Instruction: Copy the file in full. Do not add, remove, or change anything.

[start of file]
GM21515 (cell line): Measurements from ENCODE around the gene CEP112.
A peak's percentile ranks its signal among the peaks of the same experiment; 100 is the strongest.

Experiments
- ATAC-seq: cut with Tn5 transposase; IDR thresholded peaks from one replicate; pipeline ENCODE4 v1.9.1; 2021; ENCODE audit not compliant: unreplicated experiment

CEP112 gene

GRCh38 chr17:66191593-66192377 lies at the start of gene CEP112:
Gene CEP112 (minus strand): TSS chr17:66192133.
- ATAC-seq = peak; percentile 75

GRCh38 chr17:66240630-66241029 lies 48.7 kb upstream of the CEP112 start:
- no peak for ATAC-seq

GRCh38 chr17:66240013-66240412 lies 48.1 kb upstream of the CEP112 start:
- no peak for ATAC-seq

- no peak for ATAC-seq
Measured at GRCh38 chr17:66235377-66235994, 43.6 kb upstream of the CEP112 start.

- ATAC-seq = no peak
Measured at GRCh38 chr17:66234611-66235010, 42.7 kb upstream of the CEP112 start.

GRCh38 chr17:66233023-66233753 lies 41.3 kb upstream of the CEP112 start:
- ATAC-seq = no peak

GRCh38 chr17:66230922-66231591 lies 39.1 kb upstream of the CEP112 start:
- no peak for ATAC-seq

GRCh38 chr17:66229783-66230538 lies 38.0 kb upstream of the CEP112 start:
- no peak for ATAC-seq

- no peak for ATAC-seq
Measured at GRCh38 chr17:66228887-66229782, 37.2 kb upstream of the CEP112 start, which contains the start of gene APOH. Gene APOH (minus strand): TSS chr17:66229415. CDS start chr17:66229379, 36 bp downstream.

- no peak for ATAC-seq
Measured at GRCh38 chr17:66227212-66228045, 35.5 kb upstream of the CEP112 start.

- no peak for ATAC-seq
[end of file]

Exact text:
GM21515 (cell line): Measurements from ENCODE around the gene CEP112.
A peak's percentile ranks its signal among the peaks of the same experiment; 100 is the strongest.

Experiments
- ATAC-seq: cut with Tn5 transposase; IDR thresholded peaks from one replicate; pipeline ENCODE4 v1.9.1; 2021; ENCODE audit not compliant: unreplicated experiment

CEP112 gene

GRCh38 chr17:66191593-66192377 lies at the start of gene CEP112:
Gene CEP112 (minus strand): TSS chr17:66192133.
- ATAC-seq = peak; percentile 75

GRCh38 chr17:66240630-66241029 lies 48.7 kb upstream of the CEP112 start:
- no peak for ATAC-seq

GRCh38 chr17:66240013-66240412 lies 48.1 kb upstream of the CEP112 start:
- no peak for ATAC-seq

- no peak for ATAC-seq
Measured at GRCh38 chr17:66235377-66235994, 43.6 kb upstream of the CEP112 start.

- ATAC-seq = no peak
Measured at GRCh38 chr17:66234611-66235010, 42.7 kb upstream of the CEP112 start.

GRCh38 chr17:66233023-66233753 lies 41.3 kb upstream of the CEP112 start:
- ATAC-seq = no peak

GRCh38 chr17:66230922-66231591 lies 39.1 kb upstream of the CEP112 start:
- no peak for ATAC-seq

GRCh38 chr17:66229783-66230538 lies 38.0 kb upstream of the CEP112 start:
- no peak for ATAC-seq

- no peak for ATAC-seq
Measured at GRCh38 chr17:66228887-66229782, 37.2 kb upstream of the CEP112 start, which contains the start of gene APOH. Gene APOH (minus strand): TSS chr17:66229415. CDS start chr17:66229379, 36 bp downstream.

- no peak for ATAC-seq
Measured at GRCh38 chr17:66227212-66228045, 35.5 kb upstream of the CEP112 start.

- no peak for ATAC-seq